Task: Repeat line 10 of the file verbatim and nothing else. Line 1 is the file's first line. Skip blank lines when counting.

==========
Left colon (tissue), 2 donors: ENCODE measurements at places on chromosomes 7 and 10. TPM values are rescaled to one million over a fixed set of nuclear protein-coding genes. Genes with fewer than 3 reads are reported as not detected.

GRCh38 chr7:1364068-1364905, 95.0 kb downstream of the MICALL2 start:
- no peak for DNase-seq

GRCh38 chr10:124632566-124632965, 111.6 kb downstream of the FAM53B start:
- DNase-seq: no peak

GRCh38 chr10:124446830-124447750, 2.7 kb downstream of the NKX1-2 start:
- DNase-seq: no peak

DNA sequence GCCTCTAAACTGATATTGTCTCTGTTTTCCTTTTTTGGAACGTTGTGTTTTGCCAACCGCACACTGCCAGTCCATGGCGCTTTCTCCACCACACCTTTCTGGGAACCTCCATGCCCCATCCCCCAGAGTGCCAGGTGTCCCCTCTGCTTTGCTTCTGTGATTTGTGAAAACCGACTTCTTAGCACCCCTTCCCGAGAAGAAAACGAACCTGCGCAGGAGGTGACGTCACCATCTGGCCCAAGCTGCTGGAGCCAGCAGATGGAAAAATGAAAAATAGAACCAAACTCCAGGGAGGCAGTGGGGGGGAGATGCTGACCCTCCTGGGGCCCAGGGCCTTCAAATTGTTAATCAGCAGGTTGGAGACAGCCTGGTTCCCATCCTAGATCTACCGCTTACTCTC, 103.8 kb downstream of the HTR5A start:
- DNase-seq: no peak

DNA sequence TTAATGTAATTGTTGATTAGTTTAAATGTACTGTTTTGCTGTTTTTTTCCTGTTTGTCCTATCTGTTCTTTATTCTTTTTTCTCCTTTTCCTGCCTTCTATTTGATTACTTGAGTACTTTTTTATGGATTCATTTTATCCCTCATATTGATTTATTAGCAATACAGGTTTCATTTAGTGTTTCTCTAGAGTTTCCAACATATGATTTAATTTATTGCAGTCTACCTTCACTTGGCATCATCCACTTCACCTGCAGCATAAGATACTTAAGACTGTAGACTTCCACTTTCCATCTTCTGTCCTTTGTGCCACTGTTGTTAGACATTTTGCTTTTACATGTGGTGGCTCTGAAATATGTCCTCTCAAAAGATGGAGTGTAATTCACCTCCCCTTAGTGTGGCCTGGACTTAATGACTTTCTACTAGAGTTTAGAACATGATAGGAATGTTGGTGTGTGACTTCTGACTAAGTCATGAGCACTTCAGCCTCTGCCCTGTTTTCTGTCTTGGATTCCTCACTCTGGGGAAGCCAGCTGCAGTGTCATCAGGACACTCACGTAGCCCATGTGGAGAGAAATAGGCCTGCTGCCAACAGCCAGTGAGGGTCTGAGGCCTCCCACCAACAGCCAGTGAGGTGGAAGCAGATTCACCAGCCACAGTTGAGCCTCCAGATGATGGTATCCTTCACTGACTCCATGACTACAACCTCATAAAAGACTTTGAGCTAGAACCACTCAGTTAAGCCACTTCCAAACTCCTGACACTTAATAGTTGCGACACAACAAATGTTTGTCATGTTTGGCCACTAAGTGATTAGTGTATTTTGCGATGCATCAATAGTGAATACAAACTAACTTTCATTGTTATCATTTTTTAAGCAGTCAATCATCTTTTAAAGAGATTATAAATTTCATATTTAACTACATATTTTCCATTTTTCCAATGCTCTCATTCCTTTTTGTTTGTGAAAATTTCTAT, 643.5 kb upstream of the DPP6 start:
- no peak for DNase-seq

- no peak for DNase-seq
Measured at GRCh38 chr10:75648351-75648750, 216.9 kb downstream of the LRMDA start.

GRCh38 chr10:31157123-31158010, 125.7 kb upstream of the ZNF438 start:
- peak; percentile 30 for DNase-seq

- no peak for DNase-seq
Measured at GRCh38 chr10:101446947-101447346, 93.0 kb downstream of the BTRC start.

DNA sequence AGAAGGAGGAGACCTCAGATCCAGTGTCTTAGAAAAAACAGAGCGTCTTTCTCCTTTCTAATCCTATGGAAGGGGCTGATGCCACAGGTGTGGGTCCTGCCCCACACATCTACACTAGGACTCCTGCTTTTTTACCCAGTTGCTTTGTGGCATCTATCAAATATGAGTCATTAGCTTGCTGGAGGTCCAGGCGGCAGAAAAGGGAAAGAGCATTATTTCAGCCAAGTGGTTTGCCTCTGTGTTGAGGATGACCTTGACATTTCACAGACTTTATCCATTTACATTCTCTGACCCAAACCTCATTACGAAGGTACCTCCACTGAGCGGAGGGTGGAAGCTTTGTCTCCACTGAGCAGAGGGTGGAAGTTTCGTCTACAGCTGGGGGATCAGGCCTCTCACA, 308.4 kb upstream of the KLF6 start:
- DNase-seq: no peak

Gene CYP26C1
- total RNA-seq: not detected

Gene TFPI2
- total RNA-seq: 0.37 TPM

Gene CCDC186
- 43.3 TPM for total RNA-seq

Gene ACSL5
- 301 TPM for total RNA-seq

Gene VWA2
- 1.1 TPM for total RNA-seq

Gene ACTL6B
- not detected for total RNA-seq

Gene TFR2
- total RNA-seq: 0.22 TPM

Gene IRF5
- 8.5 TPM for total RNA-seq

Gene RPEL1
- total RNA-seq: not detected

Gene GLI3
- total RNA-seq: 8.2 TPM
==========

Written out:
DNA sequence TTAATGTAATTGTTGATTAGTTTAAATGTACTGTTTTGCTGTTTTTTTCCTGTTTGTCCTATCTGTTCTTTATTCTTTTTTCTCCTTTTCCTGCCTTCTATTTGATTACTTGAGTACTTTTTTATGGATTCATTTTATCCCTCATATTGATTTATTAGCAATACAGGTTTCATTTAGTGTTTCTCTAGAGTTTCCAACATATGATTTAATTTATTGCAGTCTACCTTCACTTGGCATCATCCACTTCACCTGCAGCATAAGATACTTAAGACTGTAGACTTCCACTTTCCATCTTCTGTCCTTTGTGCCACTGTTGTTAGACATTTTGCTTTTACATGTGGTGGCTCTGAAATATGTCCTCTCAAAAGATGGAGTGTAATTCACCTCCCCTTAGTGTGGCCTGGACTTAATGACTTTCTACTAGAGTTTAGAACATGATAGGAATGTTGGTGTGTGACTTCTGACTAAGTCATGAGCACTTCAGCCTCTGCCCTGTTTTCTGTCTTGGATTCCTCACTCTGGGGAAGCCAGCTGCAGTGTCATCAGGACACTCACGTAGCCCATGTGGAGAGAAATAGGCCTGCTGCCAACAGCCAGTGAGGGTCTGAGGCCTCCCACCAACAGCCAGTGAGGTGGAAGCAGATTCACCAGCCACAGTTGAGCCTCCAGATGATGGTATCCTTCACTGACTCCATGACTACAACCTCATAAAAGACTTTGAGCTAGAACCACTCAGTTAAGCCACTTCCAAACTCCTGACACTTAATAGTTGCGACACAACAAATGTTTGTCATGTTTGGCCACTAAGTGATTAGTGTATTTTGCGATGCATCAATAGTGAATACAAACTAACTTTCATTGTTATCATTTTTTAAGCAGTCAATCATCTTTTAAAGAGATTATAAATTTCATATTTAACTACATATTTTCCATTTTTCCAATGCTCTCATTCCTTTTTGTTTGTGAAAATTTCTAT, 643.5 kb upstream of the DPP6 start: